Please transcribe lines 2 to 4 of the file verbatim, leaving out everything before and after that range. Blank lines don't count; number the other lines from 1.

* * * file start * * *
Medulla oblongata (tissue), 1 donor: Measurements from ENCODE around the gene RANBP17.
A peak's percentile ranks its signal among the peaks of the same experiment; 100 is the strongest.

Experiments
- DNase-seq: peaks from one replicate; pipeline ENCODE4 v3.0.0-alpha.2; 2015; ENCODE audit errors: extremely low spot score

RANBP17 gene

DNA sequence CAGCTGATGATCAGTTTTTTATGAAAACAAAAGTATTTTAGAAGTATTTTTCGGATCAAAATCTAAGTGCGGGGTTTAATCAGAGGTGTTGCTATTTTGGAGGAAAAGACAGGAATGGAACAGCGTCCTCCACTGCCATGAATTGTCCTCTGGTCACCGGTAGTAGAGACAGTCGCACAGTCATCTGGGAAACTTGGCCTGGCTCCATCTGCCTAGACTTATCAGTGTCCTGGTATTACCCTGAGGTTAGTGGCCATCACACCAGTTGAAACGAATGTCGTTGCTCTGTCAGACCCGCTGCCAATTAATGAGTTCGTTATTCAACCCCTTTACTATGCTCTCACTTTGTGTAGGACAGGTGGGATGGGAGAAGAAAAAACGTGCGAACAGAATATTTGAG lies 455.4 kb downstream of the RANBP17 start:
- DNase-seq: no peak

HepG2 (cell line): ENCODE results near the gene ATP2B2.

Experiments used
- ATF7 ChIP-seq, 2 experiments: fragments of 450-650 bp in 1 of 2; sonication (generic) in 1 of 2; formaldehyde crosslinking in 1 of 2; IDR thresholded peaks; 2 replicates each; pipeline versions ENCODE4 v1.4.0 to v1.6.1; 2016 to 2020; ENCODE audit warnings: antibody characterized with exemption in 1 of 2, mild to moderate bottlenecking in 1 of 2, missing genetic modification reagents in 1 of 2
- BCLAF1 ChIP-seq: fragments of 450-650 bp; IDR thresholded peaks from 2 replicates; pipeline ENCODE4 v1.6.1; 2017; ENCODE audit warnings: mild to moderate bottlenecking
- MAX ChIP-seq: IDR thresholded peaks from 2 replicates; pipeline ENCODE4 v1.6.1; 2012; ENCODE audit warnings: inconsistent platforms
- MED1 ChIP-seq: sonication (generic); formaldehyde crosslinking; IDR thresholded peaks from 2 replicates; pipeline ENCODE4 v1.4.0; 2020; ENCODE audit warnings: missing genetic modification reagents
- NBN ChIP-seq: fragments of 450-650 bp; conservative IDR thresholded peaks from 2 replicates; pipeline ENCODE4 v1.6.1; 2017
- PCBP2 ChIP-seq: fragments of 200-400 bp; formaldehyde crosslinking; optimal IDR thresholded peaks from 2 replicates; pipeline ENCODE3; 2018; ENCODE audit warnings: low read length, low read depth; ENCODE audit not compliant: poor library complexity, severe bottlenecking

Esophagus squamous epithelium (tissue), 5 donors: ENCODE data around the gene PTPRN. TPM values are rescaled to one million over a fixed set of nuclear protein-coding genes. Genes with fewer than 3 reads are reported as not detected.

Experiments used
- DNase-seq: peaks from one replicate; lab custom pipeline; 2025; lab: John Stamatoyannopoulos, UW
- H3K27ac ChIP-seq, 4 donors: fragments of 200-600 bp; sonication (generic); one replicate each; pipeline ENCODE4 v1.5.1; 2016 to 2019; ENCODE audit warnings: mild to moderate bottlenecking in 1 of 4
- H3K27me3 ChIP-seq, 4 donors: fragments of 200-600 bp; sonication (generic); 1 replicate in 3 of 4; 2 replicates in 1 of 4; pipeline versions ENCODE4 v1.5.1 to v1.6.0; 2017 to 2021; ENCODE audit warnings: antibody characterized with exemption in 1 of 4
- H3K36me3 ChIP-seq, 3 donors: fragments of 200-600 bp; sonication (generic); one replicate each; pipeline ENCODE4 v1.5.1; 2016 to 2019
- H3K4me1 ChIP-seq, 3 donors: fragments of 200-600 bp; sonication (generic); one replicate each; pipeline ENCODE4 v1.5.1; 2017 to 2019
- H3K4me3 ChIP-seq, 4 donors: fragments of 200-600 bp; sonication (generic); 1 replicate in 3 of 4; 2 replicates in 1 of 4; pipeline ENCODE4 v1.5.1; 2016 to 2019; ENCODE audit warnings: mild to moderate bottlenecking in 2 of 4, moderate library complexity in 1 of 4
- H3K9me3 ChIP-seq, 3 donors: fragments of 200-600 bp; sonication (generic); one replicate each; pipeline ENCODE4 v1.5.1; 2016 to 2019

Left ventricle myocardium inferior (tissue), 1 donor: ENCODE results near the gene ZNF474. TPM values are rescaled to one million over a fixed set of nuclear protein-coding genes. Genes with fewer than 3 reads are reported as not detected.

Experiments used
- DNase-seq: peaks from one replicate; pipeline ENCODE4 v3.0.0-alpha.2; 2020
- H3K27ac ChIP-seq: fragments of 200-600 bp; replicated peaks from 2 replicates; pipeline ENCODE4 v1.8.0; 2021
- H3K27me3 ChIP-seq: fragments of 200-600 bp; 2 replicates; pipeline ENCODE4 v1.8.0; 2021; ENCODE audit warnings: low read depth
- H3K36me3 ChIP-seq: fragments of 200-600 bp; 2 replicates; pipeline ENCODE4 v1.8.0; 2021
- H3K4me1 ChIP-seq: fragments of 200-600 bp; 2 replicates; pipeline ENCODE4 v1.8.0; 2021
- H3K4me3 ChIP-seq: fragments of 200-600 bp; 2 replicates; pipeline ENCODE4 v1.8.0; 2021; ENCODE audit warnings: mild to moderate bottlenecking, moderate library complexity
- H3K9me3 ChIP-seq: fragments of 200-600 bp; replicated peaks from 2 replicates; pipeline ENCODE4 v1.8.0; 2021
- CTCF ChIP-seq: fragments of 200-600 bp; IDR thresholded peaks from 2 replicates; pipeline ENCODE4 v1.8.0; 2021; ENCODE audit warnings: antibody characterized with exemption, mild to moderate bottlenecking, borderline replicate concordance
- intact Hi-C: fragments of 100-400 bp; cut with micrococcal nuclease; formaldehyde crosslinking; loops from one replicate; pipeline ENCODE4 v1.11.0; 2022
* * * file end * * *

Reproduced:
A peak's percentile ranks its signal among the peaks of the same experiment; 100 is the strongest.

Experiments
- DNase-seq: peaks from one replicate; pipeline ENCODE4 v3.0.0-alpha.2; 2015; ENCODE audit errors: extremely low spot score